New Treatment Approved for Short Children

Drug to help those with rare condition that neutralizes growth hormone

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WEDNESDAY, Aug. 31, 2005 (HealthDay News) -- The U.S. Food and Drug Administration on Wednesday approved the Tercica drug Increlex to treat children of short stature whose bodies don't properly process growth hormone.

An estimated 6,000 children in the United States have a severe form of a condition in which they produce antibodies that neutralize growth hormone. These children are not growth-hormone deficient and therefore aren't likely to respond to standard growth hormone replacement therapy, Tercica said in a statement.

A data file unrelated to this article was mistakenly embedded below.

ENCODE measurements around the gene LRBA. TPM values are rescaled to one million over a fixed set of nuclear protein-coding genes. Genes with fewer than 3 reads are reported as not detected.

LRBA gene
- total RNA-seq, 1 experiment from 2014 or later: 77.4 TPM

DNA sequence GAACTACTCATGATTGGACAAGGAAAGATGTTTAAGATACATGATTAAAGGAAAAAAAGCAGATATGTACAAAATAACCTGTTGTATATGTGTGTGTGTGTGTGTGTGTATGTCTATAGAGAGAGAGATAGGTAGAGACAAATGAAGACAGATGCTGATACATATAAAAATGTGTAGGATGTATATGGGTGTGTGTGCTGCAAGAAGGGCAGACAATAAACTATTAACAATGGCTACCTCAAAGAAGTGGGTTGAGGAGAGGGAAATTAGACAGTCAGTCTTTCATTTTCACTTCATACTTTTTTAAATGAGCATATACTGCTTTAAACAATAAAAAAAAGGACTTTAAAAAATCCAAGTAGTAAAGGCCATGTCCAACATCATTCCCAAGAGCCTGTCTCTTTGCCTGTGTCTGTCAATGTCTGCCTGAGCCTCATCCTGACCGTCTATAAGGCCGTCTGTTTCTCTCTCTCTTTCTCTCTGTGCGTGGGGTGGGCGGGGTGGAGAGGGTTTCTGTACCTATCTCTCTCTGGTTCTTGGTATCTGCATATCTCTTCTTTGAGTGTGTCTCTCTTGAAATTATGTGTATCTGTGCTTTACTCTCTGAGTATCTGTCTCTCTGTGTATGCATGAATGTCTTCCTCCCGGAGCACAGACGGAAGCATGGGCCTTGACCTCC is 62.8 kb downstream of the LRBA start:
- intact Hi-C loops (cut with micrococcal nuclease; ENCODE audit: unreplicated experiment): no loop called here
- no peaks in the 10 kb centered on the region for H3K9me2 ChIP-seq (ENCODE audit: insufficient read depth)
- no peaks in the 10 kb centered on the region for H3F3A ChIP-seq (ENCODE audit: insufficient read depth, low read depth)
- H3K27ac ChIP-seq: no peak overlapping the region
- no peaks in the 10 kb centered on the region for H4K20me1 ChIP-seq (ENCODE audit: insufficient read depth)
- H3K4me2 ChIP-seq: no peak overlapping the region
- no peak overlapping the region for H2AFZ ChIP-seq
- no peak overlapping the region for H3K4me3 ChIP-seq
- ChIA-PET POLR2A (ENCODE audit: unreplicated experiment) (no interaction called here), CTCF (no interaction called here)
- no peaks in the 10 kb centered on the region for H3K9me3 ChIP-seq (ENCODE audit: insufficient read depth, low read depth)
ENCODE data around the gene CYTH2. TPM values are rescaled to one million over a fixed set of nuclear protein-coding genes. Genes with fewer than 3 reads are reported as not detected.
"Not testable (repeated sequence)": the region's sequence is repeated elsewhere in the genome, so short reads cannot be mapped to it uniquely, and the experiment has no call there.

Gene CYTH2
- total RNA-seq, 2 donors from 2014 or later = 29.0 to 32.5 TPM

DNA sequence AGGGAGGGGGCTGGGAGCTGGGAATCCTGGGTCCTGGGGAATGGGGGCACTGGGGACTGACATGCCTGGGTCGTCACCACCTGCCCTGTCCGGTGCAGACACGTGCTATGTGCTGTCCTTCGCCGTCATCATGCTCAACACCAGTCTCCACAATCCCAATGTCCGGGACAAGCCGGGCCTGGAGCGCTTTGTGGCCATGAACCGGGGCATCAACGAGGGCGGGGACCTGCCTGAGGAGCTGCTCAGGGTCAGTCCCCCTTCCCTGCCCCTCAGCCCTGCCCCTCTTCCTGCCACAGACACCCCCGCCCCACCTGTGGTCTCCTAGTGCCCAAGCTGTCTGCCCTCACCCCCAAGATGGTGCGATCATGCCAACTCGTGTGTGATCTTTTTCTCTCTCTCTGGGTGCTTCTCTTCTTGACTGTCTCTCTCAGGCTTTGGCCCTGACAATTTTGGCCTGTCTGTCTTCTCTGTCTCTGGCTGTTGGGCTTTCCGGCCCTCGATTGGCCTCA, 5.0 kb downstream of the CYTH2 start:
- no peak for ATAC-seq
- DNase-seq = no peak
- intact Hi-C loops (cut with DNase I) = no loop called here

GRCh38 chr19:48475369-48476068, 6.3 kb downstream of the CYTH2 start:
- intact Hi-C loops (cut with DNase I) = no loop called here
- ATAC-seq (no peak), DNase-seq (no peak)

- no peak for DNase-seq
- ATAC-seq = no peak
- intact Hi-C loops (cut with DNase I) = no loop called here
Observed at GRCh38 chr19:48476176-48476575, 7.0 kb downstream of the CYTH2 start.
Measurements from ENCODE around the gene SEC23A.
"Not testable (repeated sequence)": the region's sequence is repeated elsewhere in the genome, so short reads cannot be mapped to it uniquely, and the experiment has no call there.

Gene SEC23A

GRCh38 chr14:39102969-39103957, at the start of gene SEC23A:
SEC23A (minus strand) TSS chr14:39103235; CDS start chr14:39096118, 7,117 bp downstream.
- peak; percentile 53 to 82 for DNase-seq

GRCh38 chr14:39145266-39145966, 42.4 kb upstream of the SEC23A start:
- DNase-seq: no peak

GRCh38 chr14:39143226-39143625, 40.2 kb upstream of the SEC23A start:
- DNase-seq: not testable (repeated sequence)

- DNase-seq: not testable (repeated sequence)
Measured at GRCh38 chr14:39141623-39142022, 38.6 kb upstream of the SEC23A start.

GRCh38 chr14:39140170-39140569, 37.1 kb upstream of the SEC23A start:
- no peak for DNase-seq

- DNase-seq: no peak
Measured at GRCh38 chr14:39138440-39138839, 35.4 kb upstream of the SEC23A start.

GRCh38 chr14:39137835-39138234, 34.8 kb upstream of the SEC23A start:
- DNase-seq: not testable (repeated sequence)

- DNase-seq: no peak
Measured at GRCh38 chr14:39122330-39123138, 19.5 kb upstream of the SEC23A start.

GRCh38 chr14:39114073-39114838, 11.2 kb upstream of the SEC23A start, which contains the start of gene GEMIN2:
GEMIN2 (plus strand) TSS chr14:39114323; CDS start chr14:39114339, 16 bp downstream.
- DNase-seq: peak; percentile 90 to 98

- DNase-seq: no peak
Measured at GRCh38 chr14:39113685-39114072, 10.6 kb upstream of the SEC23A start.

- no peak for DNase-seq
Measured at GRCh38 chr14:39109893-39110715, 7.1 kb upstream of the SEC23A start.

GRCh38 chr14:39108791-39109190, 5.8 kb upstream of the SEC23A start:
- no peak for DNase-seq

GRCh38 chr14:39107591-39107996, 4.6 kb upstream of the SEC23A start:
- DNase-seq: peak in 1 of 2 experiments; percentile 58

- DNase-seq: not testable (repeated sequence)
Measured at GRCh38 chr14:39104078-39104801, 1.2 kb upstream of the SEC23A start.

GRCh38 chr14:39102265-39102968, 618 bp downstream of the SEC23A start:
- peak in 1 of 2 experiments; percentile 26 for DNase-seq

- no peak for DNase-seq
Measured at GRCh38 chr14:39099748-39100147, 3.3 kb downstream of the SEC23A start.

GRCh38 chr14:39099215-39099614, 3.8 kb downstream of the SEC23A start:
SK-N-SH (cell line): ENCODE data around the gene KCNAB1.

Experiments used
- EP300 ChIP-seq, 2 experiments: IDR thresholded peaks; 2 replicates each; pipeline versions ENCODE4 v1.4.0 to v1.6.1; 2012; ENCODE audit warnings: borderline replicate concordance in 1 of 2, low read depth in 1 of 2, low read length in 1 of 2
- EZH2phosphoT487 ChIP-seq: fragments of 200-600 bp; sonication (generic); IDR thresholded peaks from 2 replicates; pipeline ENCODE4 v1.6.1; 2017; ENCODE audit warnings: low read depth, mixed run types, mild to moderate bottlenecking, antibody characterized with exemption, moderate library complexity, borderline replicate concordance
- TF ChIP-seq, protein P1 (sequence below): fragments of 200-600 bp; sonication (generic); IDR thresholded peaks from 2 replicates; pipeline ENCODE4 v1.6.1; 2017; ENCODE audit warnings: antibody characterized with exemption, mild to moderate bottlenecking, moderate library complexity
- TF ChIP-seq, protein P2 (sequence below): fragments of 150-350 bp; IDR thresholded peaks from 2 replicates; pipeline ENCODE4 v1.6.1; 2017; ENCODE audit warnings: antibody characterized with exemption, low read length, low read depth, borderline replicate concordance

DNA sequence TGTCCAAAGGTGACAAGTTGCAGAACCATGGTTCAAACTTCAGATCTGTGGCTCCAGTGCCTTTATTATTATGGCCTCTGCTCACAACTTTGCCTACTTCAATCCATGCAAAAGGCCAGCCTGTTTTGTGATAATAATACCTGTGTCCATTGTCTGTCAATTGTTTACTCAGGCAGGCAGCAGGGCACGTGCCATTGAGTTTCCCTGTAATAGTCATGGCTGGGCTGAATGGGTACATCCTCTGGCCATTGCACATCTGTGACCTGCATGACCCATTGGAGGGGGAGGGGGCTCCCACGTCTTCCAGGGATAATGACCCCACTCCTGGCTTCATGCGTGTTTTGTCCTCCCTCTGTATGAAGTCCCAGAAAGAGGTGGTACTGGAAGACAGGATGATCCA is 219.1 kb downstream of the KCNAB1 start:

Children with severe IGF-1 deficiency lack a body chemical called insulin-like growth factor-1, which is needed for the normal growth of bones, cartilage and organs, said Tercica, a Brisbane, Calif., biotech company.

The FDA granted "orphan drug" status to Increlex for severe IGF-1 deficiency, giving the company seven years of exclusive rights to the drug for this use, Tercica said.

To learn more about the Increlex approval, visit Tercica's Web site.


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